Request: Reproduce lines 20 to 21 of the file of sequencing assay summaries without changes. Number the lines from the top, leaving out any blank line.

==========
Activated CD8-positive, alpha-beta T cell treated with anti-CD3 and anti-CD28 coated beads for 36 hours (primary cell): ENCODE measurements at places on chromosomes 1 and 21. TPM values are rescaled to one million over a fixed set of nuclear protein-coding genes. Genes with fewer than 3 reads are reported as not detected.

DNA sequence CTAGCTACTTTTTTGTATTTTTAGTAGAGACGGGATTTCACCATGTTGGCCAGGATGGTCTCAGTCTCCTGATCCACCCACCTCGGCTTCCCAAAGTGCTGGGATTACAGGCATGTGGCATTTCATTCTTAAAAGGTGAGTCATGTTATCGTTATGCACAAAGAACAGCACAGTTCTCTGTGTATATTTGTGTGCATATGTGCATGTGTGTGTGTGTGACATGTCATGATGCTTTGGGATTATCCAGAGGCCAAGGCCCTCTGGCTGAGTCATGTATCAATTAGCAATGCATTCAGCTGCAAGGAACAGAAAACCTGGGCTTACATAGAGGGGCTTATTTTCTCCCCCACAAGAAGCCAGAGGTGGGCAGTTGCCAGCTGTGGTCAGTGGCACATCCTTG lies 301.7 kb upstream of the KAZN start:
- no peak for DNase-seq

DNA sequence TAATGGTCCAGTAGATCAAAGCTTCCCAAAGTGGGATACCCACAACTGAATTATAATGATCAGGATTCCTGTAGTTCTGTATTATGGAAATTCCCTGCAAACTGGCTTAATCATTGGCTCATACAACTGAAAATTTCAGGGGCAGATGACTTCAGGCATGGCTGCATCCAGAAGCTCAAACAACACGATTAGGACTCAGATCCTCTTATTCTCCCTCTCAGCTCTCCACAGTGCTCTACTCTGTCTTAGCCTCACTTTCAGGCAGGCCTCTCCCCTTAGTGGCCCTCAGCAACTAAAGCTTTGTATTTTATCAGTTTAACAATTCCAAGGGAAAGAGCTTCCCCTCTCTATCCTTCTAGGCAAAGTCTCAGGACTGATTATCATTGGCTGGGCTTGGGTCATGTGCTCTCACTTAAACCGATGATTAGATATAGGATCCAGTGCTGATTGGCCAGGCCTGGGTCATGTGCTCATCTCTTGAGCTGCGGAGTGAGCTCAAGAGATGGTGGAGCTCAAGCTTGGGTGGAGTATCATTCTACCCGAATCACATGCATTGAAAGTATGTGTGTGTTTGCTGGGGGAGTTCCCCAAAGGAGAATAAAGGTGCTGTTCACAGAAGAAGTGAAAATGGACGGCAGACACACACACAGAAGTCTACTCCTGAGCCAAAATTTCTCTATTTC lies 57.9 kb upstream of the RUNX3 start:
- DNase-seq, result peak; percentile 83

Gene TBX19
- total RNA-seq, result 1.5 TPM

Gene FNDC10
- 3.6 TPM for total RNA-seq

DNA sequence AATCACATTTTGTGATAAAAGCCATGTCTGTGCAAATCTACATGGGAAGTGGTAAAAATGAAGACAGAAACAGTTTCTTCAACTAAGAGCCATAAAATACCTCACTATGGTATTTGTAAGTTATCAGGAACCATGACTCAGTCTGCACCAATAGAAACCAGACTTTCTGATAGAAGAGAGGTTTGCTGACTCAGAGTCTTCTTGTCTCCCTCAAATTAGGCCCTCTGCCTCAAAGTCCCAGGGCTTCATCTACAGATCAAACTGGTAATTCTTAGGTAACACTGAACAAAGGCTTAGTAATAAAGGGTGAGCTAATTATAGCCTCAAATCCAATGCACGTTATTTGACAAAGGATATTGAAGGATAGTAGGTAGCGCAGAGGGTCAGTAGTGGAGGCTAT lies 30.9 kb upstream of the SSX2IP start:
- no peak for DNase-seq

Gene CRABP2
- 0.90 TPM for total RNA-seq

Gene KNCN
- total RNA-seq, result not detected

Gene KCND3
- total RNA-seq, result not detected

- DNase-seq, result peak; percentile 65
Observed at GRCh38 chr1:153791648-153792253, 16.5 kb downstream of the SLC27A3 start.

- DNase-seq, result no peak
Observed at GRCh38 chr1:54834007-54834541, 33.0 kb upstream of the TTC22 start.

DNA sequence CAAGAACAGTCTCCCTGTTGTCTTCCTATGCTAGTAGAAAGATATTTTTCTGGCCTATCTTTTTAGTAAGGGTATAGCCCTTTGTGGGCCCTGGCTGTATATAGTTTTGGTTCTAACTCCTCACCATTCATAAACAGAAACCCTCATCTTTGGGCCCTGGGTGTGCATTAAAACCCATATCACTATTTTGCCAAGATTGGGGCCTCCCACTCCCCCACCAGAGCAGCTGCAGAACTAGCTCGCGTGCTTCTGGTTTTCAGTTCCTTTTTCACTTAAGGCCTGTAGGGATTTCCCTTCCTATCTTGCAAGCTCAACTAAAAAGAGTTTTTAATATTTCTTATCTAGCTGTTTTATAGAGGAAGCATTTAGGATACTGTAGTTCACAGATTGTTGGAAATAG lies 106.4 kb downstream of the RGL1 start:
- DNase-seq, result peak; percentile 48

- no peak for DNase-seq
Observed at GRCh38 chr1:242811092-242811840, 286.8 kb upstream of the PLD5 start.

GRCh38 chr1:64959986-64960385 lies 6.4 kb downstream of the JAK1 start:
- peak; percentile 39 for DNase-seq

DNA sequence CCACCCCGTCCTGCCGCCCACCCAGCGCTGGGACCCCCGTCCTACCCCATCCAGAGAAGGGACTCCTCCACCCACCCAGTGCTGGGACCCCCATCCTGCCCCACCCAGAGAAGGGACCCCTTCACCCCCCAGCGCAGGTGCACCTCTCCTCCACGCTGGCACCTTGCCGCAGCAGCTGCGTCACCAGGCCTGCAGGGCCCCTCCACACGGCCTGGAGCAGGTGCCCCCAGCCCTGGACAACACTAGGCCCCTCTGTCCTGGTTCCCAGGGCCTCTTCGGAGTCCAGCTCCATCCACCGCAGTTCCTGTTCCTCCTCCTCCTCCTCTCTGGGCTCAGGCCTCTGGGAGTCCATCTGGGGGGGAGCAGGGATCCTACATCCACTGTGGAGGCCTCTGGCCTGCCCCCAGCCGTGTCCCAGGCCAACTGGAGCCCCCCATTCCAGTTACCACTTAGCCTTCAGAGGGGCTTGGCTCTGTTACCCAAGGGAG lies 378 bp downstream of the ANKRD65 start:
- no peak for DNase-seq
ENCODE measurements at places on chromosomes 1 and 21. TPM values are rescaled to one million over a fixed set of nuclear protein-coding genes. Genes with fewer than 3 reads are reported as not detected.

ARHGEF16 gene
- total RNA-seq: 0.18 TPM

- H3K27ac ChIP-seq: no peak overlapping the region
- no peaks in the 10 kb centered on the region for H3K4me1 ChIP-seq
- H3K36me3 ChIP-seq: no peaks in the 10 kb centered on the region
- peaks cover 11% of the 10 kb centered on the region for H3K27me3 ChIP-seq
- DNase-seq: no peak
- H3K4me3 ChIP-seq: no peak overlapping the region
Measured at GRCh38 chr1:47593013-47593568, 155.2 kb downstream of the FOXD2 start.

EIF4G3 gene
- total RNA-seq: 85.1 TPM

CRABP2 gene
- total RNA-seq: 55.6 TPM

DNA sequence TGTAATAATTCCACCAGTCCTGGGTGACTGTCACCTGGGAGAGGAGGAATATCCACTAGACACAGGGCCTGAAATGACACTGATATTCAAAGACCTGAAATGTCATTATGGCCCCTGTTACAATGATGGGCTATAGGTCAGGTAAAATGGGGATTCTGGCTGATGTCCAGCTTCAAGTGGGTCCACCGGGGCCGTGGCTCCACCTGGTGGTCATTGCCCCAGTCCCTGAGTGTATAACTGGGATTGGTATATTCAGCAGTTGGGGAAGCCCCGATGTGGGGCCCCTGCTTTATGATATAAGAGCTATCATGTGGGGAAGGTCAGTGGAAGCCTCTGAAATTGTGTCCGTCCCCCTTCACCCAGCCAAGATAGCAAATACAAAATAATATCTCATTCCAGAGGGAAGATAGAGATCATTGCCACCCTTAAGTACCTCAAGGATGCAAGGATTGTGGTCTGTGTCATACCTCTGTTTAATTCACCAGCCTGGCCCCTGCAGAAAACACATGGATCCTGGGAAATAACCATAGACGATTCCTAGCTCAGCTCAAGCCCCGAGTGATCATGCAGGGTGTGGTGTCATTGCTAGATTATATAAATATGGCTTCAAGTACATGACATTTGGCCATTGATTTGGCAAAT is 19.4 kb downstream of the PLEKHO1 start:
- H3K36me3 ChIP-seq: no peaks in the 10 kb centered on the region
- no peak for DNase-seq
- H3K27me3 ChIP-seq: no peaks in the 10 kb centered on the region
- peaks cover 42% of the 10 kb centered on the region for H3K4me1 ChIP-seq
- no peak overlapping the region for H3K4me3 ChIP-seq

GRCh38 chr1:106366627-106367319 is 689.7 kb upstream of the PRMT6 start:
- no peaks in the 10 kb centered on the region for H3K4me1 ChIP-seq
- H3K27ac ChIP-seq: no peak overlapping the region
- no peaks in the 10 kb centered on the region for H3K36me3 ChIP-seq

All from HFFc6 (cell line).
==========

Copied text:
- DNase-seq, result no peak
Observed at GRCh38 chr1:54834007-54834541, 33.0 kb upstream of the TTC22 start.